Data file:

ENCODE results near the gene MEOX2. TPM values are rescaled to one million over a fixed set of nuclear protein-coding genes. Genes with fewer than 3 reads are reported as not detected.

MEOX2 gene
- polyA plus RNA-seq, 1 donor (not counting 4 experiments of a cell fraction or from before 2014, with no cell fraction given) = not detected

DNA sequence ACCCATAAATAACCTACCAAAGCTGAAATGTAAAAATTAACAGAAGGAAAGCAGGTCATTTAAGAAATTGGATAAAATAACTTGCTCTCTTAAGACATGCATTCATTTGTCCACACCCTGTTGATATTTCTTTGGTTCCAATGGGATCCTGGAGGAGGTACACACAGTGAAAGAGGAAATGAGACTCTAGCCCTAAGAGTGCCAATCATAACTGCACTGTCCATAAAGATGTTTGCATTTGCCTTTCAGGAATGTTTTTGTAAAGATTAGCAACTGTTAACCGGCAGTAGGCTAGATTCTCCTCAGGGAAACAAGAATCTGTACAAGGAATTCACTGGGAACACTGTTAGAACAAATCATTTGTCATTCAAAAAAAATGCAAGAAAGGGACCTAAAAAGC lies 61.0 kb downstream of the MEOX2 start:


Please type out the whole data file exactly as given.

ENCODE results near the gene MEOX2. TPM values are rescaled to one million over a fixed set of nuclear protein-coding genes. Genes with fewer than 3 reads are reported as not detected.

MEOX2 gene
- polyA plus RNA-seq, 1 donor (not counting 4 experiments of a cell fraction or from before 2014, with no cell fraction given) = not detected

DNA sequence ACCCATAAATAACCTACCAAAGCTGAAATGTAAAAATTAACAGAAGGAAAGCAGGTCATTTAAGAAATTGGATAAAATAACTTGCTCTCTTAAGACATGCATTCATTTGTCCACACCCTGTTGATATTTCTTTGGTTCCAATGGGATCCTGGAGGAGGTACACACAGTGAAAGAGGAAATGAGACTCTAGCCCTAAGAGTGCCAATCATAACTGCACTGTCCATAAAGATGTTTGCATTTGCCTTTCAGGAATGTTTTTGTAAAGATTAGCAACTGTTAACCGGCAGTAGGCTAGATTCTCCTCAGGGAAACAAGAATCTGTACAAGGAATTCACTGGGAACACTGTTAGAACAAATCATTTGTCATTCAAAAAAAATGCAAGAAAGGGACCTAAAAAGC lies 61.0 kb downstream of the MEOX2 start: